Family members of 12 Hong Kong activists, detained as they reportedly sailed to Taiwan for political asylum, sought to publicise their plight at a news conference on Saturday [Tyrone Siu/Reuters]

Hong Kong says it will 'not interfere' in China detention of 12

The government says 'crimes' of 12, picked up at sea as they tried to get to Taiwan, fall under mainland jurisdiction.

Hong Kong's government says it will "not interfere" in the arrest by mainland Chinese authorities of 12 residents who were detained as they sought to flee to Taiwan by sea despite pleas from their families, as it emerged that Taiwan was holding five other people from Hong Kong who had also fled by boat.

In a statement late on Sunday, Hong Kong authorities said they had received requests for help from the families of the group who were detained last month by mainland law enforcement for illegal entry into mainland China as they were trying to make their way to Taiwan.

China on Sunday labelled the group "separatists".

"The relevant crime falls within the jurisdiction of the mainland and the special administrative region government respects and will not interfere with law enforcement actions," Hong Kong's government said.

The group was suspected of committing "various criminal offences" in Hong Kong, it added, as it urged the families to make use of a free legal consultation service provided.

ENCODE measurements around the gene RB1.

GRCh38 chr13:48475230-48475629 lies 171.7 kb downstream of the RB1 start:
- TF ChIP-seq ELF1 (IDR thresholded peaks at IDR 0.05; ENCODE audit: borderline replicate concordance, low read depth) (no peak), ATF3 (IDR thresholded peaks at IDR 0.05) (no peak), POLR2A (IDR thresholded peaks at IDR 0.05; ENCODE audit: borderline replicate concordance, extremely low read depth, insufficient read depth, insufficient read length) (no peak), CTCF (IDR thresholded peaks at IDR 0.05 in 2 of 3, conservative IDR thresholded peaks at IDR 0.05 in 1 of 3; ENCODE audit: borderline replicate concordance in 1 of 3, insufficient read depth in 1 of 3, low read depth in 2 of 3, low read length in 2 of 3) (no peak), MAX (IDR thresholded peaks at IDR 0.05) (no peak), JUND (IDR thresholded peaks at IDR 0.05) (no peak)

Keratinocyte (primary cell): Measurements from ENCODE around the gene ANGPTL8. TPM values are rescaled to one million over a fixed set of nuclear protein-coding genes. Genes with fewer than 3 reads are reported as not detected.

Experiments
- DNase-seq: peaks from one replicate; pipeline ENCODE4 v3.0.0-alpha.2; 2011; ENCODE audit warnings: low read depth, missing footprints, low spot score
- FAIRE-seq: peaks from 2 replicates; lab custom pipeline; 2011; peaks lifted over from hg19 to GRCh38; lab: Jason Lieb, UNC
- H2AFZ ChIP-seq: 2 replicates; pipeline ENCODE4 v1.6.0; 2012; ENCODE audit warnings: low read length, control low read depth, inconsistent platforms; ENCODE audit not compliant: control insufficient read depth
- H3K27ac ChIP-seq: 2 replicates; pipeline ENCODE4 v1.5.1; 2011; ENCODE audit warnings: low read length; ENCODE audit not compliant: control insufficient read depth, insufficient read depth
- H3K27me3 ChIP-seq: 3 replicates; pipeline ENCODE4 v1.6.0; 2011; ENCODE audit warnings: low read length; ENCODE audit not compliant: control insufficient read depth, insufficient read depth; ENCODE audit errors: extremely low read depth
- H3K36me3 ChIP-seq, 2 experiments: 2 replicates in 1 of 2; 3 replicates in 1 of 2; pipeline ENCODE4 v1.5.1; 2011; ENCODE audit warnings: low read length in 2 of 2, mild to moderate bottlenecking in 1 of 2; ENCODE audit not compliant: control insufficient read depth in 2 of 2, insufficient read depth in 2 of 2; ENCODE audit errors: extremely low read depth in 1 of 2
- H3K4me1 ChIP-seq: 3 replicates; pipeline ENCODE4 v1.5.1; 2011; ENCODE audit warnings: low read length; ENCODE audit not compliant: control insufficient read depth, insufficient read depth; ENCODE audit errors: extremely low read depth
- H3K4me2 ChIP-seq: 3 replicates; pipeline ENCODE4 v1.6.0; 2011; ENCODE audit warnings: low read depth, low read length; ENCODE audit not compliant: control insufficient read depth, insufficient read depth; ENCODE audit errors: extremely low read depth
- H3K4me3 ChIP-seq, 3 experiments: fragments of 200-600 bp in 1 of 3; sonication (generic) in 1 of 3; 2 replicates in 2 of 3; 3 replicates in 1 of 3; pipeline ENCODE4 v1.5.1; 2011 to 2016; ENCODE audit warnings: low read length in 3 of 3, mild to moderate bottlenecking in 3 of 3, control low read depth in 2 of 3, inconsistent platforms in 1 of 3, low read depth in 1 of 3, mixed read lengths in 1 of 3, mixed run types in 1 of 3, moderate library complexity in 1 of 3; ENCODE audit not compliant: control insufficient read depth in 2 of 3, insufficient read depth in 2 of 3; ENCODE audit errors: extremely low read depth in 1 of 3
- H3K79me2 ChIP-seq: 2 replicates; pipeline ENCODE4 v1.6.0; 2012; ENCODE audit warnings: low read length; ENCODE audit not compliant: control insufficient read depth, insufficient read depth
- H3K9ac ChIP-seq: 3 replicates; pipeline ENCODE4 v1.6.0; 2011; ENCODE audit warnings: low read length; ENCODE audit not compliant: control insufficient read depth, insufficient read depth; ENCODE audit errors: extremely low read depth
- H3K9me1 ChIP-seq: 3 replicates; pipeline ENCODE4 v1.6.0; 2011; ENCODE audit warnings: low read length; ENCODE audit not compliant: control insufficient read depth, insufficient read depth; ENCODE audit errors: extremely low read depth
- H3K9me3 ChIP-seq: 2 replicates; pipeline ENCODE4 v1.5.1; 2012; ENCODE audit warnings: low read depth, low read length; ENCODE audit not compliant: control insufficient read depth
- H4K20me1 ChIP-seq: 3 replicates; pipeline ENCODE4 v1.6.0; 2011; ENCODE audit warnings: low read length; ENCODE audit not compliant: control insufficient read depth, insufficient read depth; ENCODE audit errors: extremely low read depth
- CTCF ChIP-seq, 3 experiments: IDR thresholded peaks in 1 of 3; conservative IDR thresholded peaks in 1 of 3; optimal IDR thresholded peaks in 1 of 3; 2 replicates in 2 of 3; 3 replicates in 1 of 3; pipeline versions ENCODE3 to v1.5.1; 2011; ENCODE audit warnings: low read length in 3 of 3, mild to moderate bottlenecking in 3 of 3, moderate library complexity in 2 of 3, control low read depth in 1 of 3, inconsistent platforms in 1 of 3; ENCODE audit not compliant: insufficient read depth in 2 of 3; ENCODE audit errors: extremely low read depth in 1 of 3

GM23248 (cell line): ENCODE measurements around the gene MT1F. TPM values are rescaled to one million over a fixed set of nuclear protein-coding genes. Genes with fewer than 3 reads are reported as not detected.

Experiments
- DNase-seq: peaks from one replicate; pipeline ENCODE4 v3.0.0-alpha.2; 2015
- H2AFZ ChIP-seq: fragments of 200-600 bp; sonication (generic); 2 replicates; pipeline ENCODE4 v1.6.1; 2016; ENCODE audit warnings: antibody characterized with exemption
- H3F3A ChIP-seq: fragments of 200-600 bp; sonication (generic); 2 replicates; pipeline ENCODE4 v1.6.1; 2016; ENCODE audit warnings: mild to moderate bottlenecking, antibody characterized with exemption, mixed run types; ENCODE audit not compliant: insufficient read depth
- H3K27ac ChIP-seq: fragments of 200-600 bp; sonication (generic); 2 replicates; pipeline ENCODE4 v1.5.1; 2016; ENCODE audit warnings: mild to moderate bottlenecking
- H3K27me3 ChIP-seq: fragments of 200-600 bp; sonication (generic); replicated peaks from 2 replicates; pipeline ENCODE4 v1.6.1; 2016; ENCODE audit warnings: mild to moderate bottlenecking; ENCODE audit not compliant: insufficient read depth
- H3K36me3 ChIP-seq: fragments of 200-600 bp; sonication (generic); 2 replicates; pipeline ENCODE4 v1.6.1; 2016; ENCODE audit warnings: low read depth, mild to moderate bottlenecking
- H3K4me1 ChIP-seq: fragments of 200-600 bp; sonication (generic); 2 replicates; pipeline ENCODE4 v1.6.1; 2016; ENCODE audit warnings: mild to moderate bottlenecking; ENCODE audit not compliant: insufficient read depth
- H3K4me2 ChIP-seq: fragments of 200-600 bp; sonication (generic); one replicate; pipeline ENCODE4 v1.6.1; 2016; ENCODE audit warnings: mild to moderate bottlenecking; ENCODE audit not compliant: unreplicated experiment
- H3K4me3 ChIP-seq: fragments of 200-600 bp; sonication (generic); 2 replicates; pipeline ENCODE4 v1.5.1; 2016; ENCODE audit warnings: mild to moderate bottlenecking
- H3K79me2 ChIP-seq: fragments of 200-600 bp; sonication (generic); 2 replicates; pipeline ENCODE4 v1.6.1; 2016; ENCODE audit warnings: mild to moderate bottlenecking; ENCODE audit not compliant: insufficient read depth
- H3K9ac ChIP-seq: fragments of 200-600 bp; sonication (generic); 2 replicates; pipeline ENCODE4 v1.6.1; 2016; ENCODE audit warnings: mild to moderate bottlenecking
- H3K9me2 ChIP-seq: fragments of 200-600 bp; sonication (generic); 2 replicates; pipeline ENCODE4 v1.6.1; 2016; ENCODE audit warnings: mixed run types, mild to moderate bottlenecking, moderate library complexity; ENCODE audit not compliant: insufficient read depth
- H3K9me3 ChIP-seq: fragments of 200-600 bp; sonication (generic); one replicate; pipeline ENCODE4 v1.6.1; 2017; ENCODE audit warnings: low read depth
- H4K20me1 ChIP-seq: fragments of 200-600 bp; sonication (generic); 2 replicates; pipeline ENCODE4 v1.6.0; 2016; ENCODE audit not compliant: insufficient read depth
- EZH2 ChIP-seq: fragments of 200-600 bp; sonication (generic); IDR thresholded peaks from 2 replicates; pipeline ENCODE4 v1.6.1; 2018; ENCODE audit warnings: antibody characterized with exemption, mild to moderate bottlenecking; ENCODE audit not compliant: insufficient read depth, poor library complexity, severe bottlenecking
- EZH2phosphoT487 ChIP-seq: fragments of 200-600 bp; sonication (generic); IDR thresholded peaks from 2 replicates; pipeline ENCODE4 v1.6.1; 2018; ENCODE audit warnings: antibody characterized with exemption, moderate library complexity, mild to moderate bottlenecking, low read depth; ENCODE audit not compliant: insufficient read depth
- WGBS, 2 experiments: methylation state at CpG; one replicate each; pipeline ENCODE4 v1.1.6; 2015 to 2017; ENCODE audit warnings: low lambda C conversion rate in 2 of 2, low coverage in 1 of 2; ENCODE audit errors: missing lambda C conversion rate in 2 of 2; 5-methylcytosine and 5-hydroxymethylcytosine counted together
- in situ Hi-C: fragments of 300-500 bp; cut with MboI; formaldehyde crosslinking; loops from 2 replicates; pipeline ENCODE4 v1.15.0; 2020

Taiwan, meanwhile, admitted it was holding five Hong Kong residents who were found by the coast guard on the Pratas Islands, which are controlled by Taiwan.

The self-ruled island has opened its doors to people from Hong Kong, which has been rocked by months of sometimes violent protests and where China recently imposed a controversial national security law, but has said they must arrive legally.

Five sources confirmed to Reuters, the five were in Taiwan and currently at a coast guard facility in the southern port city of Khaosiung.

Asked about the group, Premier Su Tseng-chang stressed the government's commitment to people from Hong Kong.

"As for the help to Hong Kong people, certain individual cases we cannot reveal," Su said.
Family members of the 12 Hong Kong activists wore masks and hats to protect their identities as they pleaded for help at a news conference on Saturday [Tyrone Siu/Reuters]

China's Global TImes, a state-owned tabloid, seized on the detentions to claim Taiwan's promises to Hong Kong were "fake". Communist-controlled China claims Taiwan as its own territory.

Intercepted off Guangdong

Relatives of the 12 detainees held in mainland China demanded their return at a news conference in Hong Kong over the weekend. The group was intercepted by the Guangdong coast guard on August 23 on a boat bound for Taiwan.

Wearing masks and hats to protect their identities, families pleaded for those arrested to be allowed to consult lawyers appointed by them and not the Chinese government, and to be allowed to call relatives in Hong Kong.

A 16-year-old boy is the youngest detainee, and several need medication, relatives said.

The arrests came about two months after Beijing imposed a security law on the territory following months of pro-democracy demonstrations.

Critics have said the law has pushed Hong Kong onto a more authoritarian path.

China's foreign ministry said on Sunday that the arrested people were separatists, after the Department of State in the United States characterised the arrest as a deterioration of human rights.

Spokeswoman Morgan Ortagus had tweeted the arrests were "another example of the deterioration of human rights in Hong Kong", and called on mainland authorities to "ensure due process".